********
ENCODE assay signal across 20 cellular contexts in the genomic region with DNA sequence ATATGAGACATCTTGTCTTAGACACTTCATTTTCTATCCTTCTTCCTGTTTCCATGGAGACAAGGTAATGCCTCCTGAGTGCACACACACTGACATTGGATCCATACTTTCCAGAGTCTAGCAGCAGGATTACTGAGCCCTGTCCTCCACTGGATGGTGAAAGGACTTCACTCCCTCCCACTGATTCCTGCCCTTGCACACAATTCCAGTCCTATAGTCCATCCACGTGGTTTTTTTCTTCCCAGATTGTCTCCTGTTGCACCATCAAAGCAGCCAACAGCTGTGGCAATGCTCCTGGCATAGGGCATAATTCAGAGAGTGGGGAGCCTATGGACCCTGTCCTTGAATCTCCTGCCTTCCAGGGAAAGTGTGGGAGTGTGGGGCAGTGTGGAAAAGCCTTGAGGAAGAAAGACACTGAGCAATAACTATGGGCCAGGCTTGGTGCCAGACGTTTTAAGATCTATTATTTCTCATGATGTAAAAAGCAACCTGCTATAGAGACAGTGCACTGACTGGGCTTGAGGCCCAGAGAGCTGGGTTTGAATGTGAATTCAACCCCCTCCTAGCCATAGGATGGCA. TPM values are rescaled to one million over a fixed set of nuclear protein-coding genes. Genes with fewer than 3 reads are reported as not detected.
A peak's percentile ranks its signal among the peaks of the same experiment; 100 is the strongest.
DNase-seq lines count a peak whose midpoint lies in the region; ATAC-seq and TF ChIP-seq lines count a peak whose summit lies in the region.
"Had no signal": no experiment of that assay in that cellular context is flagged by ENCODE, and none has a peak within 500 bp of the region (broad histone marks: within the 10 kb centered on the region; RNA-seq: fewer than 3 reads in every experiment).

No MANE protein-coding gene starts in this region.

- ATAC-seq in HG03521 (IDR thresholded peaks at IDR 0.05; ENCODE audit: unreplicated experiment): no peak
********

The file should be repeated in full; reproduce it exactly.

ENCODE assay signal across 20 cellular contexts in the genomic region with DNA sequence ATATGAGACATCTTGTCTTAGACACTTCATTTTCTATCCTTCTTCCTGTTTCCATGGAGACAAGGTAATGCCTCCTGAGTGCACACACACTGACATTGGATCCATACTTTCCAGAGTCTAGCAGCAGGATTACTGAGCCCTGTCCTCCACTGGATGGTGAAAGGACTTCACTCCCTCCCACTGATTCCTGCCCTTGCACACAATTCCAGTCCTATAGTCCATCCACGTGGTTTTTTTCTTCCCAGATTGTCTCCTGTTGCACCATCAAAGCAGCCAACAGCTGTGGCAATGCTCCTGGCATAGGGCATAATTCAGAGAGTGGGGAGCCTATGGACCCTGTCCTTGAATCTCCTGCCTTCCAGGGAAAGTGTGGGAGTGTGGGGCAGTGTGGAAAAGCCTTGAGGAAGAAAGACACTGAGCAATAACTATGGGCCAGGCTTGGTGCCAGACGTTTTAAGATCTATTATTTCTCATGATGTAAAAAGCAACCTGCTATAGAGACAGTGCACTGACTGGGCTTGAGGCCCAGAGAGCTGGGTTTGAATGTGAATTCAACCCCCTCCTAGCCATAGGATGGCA. TPM values are rescaled to one million over a fixed set of nuclear protein-coding genes. Genes with fewer than 3 reads are reported as not detected.
A peak's percentile ranks its signal among the peaks of the same experiment; 100 is the strongest.
DNase-seq lines count a peak whose midpoint lies in the region; ATAC-seq and TF ChIP-seq lines count a peak whose summit lies in the region.
"Had no signal": no experiment of that assay in that cellular context is flagged by ENCODE, and none has a peak within 500 bp of the region (broad histone marks: within the 10 kb centered on the region; RNA-seq: fewer than 3 reads in every experiment).

No MANE protein-coding gene starts in this region.

- ATAC-seq in HG03521 (IDR thresholded peaks at IDR 0.05; ENCODE audit: unreplicated experiment): no peak